Each month, I’ll reference some of the local grants that were OK’d for community purposes in this year’s budget. Some will consider this unnecessary “pork”, others will call it “bringing home the bacon”. Every grant has been vetted by the Assembly Ways and Means team, the State Comptroller and the State Attorney General to insure the validity of the receiving organization, the lack of conflicts of interest, and the appropriateness of the use of the funds for a public purpose. This month, I will highlight grants to Port Chester and Rye Brook:
$10,000 – Port Chester Fire Department – fire communications/equipment
$10,000 – Port Chester Carver Center – community programs
$15,000 – Rye Brook Village – ball fields and parks
$ 8,000 – Port Chester Village – hotline services
$ 5,000 – Port Chester Village Recreation Department – summer programs
$ 5,000 – Don Bosco Center, Port Chester – soup kitchen
$ 3,000 – Rye Town Youth Football Program
In past years other recipients in these communities included: Council of Community Services; Rye Brook Senior Center; Reverse 9-1-1 program; live streaming of Rye Brook Village Board meetings on-line; Port Chester/Rye Brook/Rye Town Chamber of Commerce; Town of Rye defibrillators at Crawford Park; Port Chester-Rye Brook Public Library; Port Chester Schools, among other groups.
A full list of local initiative grants can be found on-line under Project Sunlight at www.sunlightny.com . Call me if there are any questions; in future editions, I’ll list what has been provided in the other 5 communities of the 91st Assembly District.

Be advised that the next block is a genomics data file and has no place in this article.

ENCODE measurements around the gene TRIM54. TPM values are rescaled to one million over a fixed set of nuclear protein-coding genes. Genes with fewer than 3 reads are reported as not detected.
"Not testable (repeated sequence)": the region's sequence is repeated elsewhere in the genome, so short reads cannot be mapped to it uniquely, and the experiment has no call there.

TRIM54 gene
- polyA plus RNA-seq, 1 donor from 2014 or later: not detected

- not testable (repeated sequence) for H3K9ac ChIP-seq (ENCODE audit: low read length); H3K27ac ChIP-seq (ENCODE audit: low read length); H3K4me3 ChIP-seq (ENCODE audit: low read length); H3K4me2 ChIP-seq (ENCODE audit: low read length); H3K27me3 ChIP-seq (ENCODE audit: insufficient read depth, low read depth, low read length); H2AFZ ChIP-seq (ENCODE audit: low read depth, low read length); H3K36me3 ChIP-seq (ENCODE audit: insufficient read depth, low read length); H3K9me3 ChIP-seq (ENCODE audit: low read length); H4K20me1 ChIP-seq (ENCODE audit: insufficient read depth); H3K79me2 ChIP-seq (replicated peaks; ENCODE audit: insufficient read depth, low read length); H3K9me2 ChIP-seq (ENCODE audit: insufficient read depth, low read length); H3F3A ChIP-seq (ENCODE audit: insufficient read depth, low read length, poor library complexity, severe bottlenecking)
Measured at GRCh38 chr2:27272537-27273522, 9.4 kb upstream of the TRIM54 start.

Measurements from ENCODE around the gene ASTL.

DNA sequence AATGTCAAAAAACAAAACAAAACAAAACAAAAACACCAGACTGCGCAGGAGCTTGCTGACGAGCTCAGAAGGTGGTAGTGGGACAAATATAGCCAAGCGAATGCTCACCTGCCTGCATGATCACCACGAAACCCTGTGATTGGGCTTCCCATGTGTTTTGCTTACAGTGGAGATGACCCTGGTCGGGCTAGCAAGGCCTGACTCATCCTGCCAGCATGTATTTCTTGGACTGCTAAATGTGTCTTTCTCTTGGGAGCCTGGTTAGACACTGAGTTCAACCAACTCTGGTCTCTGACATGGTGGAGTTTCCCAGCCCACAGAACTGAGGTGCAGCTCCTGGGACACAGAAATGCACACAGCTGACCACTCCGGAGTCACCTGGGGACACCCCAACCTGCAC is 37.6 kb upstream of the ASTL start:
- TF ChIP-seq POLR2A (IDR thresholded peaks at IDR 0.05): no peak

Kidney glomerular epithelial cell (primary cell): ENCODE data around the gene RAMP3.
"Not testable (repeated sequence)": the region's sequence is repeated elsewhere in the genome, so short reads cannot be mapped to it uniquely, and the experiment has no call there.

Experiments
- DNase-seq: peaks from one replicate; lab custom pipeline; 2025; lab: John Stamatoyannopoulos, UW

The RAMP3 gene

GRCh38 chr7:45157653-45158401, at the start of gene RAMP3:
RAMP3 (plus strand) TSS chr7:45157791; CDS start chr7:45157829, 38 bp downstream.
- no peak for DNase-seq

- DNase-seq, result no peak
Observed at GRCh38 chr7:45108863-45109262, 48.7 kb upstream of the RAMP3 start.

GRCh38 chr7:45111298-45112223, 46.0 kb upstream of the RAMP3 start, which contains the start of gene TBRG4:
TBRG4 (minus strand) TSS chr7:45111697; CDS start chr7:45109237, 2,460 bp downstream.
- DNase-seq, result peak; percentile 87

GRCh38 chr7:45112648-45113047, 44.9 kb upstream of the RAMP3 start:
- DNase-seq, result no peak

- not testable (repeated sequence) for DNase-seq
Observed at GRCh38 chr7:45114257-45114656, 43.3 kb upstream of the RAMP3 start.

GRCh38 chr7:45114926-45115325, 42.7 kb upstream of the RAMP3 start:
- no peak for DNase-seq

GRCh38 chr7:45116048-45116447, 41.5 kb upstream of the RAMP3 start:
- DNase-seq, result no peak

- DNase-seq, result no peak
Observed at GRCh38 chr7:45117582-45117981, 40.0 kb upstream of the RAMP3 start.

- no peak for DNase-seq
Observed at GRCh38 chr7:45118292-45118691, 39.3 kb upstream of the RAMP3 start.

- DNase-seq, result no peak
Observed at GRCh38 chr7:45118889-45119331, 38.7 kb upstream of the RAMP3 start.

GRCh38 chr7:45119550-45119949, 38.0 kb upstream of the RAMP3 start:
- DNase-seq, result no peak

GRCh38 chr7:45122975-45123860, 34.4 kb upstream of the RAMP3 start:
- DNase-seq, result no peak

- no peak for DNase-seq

Truthfully, I support a full restructuring of the process, eliminating legislators as the discretionary “giver” of such funds; it would eliminate one of the abuses of incumbency and the fight for spoils that so motivates some. But while the current system is intact, I will do my best to help appropriate local entities on legitimate community needs.
1-2-3 Red Lights
Red-light cameras – targeted to catch cars that proceed through red traffic lights illegally – have been in effect in New York City for a number of years. Many other communities have been asking for the authority to do so (believe it or not, local governments must seek state OK to put these in place), but until this year, that local request has been denied by those state legislators who believe red light cameras are ineffective and/or unfair. Since I don’t agree with those legislators, it’s hard to defend their point of view; however, the gridlock was broken a bit this year, as requests from Yonkers, Buffalo and Nassau County were approved by the state.
In addition to the enforcement of laws, and general safety, many jurisdictions view these cameras as generating money in fines – although there is a healthy start-up cost to buying equipment.
Know the symptoms and circumstances surrounding Lyme Disease – call our office at 777-3832, and we’ll mail you a brochure to tell you how to prevent this tick-borne disease from affecting you and your family when you take a hike in the woods – or stay in your own backyard – this summer and fall.
I’m based back home on the Sound Shore throughout the summer and fall seasons. Feel free to call me at 777-3832 anytime to discuss any issue you’d like.
See you soon….. GEORGE